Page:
- High survivin expression as a risk factor in patients with anal carcinoma treated with concurrent chemoradiotherapy (2012)
- Purpose: To investigate the prognostic value of survivin expression in pretreatment specimens from patients with anal cancer treated with concurrent 5-FU and mitomycin C-based chemoradiation (CRT). Material and methods: Immunohistochemical staining for survivin was performed in pretreatment biopsies of 62 patients with anal carcinoma. Survivin expression was correlated with clinical and histopathological characteristics as well as local failure free- (LFFS), distant metastases free- (DMFS), cancer specific- (CSS), and overall survival (OS). Results: Survivin staining intensity was weak in 10%, intermediate in 48% and intense in 42% of the patients. No association between survivin expression and clinicopathologic factors (tumor stage, age and HIV status) could be shown. In univariate analysis, the level of survivin staining was significantly correlated with DMFS (low survivin vs. high survivin: 94% vs. 74%, p=0.04). T-stage, N-stage and the tumor grading were significantly associated with OS and CSS and with DMFS and LFFS, respectively. In multivariate analysis, survivin was confirmed as independent prognostic parameter for DMFS (RR, 0.04; p=0.02) and for OS (RR, 0.27; p=0.04). Conclusion: Our results demonstrated that the level of pretreatment survivin is correlated with the clinical outcome in patients with anal carcinoma treated with concurrent CRT. Further studies are warranted to elucidate the complex role of survivin for the oncologic treatment and to exploit the protein as a therapeutic target in combined modality treatment of anal cancer.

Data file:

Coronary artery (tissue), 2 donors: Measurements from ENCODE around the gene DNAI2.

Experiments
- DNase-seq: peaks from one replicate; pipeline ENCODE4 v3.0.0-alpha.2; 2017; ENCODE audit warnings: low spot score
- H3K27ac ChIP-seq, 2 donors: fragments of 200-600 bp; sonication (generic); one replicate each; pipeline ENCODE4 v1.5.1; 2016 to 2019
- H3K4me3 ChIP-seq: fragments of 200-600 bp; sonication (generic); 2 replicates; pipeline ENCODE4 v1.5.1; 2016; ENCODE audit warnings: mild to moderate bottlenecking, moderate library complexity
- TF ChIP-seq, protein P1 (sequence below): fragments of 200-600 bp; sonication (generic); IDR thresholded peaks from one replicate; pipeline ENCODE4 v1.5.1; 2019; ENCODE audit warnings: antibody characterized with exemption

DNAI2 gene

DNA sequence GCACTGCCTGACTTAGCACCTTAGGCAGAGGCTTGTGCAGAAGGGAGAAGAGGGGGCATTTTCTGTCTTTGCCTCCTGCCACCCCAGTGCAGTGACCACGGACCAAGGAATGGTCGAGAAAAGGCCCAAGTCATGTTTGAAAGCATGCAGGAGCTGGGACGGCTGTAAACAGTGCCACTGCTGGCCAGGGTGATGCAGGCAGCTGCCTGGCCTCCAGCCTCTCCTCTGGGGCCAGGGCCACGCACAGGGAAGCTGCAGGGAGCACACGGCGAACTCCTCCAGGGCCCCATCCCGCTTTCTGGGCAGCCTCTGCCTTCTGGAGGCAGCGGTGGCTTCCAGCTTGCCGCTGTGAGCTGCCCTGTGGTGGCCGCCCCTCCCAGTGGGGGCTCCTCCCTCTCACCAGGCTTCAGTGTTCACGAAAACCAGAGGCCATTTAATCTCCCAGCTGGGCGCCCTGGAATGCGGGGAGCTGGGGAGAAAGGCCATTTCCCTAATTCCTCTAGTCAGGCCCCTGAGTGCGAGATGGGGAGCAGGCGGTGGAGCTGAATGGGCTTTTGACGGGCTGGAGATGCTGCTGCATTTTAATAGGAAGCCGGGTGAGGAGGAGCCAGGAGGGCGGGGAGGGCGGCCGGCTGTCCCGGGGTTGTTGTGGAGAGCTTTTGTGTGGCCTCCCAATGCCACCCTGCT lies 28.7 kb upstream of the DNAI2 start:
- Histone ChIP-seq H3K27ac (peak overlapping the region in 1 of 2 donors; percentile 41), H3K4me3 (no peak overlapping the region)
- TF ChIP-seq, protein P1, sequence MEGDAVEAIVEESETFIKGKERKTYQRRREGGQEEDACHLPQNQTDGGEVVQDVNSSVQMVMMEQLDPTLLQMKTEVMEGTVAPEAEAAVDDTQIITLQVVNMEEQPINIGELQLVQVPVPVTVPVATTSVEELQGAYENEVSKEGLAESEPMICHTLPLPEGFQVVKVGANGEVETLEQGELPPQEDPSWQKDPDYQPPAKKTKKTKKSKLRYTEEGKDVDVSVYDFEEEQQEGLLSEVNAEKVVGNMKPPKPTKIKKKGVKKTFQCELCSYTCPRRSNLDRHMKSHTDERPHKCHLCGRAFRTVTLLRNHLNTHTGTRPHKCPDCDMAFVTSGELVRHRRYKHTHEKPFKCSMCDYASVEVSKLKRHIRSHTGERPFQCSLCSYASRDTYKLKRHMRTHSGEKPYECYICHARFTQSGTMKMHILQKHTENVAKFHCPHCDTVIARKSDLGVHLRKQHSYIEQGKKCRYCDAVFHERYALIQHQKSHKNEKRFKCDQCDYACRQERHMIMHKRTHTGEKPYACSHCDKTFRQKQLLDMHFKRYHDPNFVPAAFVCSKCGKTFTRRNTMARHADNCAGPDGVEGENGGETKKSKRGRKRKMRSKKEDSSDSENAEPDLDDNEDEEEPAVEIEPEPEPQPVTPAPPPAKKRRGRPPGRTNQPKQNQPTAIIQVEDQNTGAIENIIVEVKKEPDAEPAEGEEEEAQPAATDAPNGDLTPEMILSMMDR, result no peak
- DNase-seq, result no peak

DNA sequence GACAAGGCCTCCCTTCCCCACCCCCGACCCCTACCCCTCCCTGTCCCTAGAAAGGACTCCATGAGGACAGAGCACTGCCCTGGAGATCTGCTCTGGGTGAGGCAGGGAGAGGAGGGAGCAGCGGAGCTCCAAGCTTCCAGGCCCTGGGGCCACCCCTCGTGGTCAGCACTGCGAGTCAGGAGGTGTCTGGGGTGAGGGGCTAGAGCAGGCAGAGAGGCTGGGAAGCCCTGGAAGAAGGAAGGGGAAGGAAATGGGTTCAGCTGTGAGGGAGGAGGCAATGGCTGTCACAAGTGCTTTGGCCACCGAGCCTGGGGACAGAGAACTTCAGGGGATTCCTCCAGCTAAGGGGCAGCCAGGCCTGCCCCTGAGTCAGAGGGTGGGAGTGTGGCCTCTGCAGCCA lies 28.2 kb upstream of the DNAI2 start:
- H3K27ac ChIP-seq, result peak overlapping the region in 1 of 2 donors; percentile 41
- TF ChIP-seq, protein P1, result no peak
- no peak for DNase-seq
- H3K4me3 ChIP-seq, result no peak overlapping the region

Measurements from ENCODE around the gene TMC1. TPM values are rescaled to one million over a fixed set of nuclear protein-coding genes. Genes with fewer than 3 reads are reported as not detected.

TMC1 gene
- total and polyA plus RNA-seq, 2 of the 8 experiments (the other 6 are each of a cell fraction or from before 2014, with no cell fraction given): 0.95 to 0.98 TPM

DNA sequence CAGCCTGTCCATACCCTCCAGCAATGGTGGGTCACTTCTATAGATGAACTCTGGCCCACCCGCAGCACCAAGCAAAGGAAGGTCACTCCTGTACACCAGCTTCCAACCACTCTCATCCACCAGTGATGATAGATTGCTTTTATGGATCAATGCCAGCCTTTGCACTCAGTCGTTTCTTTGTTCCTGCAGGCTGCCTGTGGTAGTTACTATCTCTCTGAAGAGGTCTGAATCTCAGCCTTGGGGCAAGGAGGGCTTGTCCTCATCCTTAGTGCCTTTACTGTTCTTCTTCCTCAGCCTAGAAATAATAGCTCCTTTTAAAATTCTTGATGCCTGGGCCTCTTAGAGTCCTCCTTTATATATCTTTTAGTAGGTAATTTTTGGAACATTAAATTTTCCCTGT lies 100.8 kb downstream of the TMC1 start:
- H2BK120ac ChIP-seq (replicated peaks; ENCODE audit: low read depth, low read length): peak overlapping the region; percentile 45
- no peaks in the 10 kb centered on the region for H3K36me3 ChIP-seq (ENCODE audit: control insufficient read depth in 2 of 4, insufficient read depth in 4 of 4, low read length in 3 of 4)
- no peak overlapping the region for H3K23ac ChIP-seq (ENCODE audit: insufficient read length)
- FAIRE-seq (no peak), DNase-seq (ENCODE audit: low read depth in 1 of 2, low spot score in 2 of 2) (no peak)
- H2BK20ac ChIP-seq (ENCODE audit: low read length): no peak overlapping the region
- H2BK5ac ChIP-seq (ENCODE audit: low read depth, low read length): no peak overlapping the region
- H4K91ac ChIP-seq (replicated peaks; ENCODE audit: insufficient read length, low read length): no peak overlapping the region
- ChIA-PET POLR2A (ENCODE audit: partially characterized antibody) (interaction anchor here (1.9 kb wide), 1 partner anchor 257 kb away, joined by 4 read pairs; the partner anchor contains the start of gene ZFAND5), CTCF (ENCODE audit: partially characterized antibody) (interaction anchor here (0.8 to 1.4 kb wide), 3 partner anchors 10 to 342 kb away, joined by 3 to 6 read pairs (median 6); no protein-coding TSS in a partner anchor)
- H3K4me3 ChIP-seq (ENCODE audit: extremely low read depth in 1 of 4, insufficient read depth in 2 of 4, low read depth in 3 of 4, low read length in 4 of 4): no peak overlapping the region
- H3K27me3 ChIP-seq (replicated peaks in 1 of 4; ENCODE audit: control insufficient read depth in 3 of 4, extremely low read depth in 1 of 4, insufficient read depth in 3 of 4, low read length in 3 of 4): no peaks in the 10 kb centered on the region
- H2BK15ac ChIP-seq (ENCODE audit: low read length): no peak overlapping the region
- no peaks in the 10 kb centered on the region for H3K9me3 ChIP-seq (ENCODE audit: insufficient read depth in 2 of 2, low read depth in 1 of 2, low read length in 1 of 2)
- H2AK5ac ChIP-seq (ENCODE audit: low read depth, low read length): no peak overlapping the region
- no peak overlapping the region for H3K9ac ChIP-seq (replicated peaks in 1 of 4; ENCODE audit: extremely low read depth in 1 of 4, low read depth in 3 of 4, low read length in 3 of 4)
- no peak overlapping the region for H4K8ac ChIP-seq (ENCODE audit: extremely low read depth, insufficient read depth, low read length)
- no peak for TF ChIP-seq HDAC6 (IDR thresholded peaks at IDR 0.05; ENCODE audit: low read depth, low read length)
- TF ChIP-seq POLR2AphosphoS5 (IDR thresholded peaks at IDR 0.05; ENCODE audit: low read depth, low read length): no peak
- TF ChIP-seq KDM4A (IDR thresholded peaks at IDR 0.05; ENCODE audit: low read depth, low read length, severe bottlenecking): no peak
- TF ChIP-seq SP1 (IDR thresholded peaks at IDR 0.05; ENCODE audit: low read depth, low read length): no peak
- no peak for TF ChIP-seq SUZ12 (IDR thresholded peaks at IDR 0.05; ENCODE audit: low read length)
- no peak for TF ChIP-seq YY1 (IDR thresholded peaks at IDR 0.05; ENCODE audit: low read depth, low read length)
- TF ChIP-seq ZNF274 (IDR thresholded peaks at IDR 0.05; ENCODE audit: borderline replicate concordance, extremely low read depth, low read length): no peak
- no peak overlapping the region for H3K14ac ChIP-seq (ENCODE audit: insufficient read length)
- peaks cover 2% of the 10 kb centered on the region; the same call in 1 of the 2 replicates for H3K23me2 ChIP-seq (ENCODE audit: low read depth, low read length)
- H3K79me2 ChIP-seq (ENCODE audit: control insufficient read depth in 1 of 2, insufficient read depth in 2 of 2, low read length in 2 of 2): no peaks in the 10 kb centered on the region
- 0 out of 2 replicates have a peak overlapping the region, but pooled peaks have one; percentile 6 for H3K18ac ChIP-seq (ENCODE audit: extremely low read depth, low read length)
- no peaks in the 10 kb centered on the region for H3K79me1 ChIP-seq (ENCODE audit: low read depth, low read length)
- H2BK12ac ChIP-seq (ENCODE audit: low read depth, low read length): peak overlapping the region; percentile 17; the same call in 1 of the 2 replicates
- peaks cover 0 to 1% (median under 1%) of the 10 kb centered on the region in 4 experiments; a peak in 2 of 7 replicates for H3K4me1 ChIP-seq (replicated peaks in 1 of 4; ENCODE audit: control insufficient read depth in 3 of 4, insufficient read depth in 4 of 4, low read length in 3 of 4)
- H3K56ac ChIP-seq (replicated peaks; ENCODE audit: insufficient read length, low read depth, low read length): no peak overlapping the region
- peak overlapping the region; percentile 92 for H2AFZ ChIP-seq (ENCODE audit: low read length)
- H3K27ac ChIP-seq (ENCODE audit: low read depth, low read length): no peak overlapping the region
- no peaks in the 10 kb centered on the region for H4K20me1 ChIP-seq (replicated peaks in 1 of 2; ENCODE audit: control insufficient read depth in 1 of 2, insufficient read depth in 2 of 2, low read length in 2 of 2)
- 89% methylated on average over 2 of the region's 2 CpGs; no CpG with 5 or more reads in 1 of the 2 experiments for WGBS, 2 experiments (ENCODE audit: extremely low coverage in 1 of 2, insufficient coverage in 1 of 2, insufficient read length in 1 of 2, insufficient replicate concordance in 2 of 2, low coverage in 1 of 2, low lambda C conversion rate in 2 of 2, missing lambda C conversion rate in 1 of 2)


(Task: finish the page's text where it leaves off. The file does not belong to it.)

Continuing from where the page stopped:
- Immunomodulatory properties and molecular effects in inflammatory diseases of low-dose X-irradiation (2012)
- Inflammatory diseases are the result of complex and pathologically unbalanced multicellular interactions. For decades, low-dose X-irradiation therapy (LD-RT) has been clinically documented to exert an anti-inflammatory effect on benign diseases and chronic degenerative disorders. By contrast, experimental studies to confirm the effectiveness and to reveal underlying cellular and molecular mechanisms are still at their early stages. During the last decade, however, the modulation of a multitude of immunological processes by LD-RT has been explored in vitro and in vivo. These include leukocyte/endothelial cell adhesion, adhesion molecule and cytokine/chemokine expression, apoptosis induction, and mononuclear/polymorphonuclear cell metabolism and activity. Interestingly, these mechanisms display comparable dose dependences and dose-effect relationships with a maximum effect in the range between 0.3 and 0.7 Gy, already empirically identified to be most effective in the clinical routine. This review summarizes data and models exploring the mechanisms underlying the immunomodulatory properties of LD-RT that may serve as a prerequisite for further systematic analyses to optimize low-dose irradiation procedures in future clinical practice.
- Prospective, open, multi-centre phase I/II trial to assess safety and efficacy of neoadjuvant radiochemotherapy with docetaxel and oxaliplatin in patients with adenocarcinoma of the oesophagogastric junction (2013)